“You start to hear the grumblings in our section," Butler recalls. "'Is the match going to happen? Why did they tell us we were playing if we weren’t going to play?’ You could begin to sense that things might start taking a turn for the worse.

“Right around that time, when we were starting to get that feeling, [the leaders of the other supporters’ groups] and myself got pulled aside by [former DC United President] Kevin Payne and [Executive Vice President] Stephen Zack to go talk to them. They told us, 'There’s a possibility that the game might not happen and we may have to reschedule it. What do you think is going to happen if we tell everybody that this game isn’t happening?'”

Butler and company didn’t really know what to say. “I told them, ‘I don’t know, we can’t control all these people.’ I mean I don’t think they would’ve caused any harm or anything but you definitely have people who were very angry and upset," he says. “Within a minute or two of that meeting, we see the Red Bull players basically bolting off the pitch. We said, 'Oh boy, they just canceled it.’"

By this time, I’d worked my way onto the field, hoping to salvage what I could of my night, photo-wise. I ended up following D.C. winger Chris Pontius and former United defender Brandon McDonald towards United’s away support.

“All of the sudden, we started to see our players coming over,” said Butler. “It was almost like a vacuum that sucked the negativity that had begun to brew away. We were watching the Red Bulls players just take off, just run off the pitch [without thanking their fans]. When our players came over, the whole mood in our section completely changed. People started cheering, singing, yelling, the flags got going.”

Pontius and company were not done. As he and McDonald approached the ad boards, he turned to his teammate and suggested they get even closer to the fans.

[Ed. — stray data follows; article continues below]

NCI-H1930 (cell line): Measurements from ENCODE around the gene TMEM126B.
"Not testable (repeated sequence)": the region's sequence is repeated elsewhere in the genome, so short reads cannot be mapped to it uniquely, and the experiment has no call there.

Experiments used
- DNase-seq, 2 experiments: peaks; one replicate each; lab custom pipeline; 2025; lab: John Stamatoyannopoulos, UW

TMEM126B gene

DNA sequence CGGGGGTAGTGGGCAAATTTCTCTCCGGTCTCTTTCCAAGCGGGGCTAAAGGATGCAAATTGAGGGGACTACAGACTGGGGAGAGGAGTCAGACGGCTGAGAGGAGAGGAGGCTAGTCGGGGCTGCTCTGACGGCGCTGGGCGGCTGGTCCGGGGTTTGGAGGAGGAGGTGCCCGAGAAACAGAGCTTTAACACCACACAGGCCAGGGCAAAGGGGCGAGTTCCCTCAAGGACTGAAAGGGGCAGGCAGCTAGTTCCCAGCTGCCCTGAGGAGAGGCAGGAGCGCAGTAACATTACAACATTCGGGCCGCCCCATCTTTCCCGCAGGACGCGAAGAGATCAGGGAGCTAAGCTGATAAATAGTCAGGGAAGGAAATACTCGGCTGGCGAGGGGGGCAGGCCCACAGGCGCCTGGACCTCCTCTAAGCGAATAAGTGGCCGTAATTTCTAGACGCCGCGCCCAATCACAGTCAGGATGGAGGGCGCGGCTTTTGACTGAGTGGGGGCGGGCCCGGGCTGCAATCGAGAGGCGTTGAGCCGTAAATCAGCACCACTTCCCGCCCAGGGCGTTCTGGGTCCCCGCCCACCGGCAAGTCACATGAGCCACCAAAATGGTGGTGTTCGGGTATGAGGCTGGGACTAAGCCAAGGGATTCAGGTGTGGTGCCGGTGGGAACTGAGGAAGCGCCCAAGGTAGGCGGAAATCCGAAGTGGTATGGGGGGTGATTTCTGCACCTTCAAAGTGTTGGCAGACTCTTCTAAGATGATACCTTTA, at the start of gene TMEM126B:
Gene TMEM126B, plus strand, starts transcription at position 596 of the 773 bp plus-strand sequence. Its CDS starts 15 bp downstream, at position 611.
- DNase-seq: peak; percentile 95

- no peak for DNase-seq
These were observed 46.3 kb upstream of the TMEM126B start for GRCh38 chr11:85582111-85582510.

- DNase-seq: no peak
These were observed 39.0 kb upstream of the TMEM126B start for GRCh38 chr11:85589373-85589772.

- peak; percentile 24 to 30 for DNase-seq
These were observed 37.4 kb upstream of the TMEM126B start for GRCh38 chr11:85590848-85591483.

I could barely keep up as D.C’s players–skidding perilously as their cleats clanked up several flights of ice-covered metal steps–charged towards the upper deck. Payne looked genuinely gobsmacked to see his men breeze by him on their way out to greet the fans. It was, plain and simple, a purely spontaneous act.

“The Red Bulls, they took off,” said Butler. “Their fans were left out in the snow, the cold. Our players came all the way up to [the upper deck to] thank us. They’re taking selfies with everyone; everyone is singing, dancing, beating the drums--even [D.C. United co-owner] Will Chang is up there playing the drum. I don’t think you’d ever see that anywhere else."

Photo by Pablo Maurer / @MLSist

“Those are the types of things that endear our fans to our players, because they do things like that," Butler says. "I don’t even think you could’ve possibly rehearsed that. It was just one after the other, going up there.”

The good faith shown by D.C.’s players that night brought many fans back the following evening. At least 300 or so were in attendance when DeLeon put United through to the Eastern Conference Championship. When he scored his game-winner, he charged right towards them, pounding his chest and pointing to the badge on this jersey.

“I know all the people that were at that match,” Butler says, starting to chuckle. “I have all the records of the emails, I know who was on what bus. I can tell you this--even though that was only three years ago, I think the number of people claiming that they were at that match has quadrupled.”